Thank you for sharing this. I’ve been thinking a lot about where it’s going to be most difficult to cut out plastic, and contact lenses and certain supplements are there for me too. I’m wondering what you feed your dog and if it comes in a plastic bag. I have two dogs and unfortunately every 6 weeks I have to purchase a large plastic bag of dog food. I don’t have the funds to cook them meals and would prefer to keep feeding them their beloved pellets :)
Thanks so much for this!
I have found a way to recycle contact lenses if you are looking for that option! http://www.bausch.com/our-company/one-by-one-recycling
Been striving for zero-waste for 11 years. We too have a tortilla press – the best. In a pinch, our local taqueria will fill a cloth bag with chips & tortillas as well as a glass jar of their housemade salsa.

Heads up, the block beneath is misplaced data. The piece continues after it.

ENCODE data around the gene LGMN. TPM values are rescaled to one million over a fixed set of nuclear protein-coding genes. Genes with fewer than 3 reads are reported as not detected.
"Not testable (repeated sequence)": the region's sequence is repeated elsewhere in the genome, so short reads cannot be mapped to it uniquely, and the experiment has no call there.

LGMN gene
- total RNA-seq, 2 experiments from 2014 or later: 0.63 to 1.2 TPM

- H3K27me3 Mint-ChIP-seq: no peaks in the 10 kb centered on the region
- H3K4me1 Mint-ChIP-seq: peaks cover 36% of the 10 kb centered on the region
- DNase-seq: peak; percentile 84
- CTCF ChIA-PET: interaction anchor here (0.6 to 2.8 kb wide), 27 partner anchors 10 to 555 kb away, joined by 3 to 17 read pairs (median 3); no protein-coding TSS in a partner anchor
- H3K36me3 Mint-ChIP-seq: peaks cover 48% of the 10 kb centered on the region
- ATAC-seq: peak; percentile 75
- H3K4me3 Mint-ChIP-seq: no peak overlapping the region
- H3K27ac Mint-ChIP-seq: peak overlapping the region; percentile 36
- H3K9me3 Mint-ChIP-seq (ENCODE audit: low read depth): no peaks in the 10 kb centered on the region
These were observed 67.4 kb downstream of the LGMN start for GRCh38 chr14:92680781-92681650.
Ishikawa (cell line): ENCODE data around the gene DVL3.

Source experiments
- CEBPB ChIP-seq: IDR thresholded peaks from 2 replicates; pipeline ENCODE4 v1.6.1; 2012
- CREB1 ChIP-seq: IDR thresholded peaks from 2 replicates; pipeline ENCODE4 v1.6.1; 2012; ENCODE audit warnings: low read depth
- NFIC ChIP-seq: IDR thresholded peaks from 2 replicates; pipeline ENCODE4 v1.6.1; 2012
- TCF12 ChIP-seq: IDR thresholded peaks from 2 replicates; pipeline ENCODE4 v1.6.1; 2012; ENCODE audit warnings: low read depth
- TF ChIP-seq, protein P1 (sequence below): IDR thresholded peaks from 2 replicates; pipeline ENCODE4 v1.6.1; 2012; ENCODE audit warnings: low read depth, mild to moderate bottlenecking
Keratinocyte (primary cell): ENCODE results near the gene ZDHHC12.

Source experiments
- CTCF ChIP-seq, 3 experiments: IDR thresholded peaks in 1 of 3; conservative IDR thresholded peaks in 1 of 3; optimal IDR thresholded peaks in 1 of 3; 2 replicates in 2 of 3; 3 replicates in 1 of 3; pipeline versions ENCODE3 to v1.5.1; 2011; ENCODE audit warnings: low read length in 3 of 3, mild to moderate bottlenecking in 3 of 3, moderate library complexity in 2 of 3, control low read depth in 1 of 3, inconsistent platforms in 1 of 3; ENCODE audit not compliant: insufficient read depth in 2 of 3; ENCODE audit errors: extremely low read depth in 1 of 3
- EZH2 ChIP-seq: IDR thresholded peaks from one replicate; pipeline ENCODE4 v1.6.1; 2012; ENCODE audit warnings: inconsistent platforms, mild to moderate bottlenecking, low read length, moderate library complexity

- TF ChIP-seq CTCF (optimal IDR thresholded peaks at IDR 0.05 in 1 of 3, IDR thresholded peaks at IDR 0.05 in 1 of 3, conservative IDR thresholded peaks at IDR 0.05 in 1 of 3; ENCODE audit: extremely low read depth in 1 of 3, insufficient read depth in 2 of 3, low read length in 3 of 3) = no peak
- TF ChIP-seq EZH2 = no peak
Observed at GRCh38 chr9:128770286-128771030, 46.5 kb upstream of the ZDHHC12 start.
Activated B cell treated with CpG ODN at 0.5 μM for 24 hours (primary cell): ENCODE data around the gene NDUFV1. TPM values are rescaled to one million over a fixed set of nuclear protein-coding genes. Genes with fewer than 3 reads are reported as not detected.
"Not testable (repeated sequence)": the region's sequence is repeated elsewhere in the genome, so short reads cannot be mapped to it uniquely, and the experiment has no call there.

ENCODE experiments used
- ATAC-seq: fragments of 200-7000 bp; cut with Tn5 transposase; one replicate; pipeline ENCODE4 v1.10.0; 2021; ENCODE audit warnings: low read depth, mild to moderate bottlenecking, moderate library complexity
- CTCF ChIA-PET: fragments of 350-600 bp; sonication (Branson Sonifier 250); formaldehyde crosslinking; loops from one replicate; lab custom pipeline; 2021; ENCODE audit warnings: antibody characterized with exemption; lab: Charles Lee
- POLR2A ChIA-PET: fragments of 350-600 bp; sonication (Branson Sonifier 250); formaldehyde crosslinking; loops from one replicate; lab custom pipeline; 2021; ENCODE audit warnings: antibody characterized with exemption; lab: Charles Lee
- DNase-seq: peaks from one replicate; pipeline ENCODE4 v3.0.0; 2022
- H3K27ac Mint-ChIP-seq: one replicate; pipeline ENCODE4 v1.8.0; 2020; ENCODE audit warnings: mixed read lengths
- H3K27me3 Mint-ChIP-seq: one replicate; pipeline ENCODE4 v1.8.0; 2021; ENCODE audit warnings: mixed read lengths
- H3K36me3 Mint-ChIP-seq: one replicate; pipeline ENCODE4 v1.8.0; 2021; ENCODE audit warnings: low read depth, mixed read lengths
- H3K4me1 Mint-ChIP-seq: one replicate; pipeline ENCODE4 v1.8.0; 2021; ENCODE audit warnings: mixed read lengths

As far as cheese, we eat very little but sometimes go in on a cheese wheel with friend. Alternatively, we make raw cashew “cheese” from raw cashews in bulk section.
Medicines are a hard one, I agree. Especially when you have children. You can buy elderberries in bulk and make your own syrup. Some stores sell tinctures in bulk.
Thanks for the post and I hope these suggestions are helpful! Take care, Robin
Thanks for being so honest! I relate to most of those on your list and I agree – we have to triumph in the small changes we make along the way to minimal or zero waste. As we cheer each other on and gain ideas from others, we see just how far we can keep going and how we can inspire others along the way too. Keep up your awesome work! :)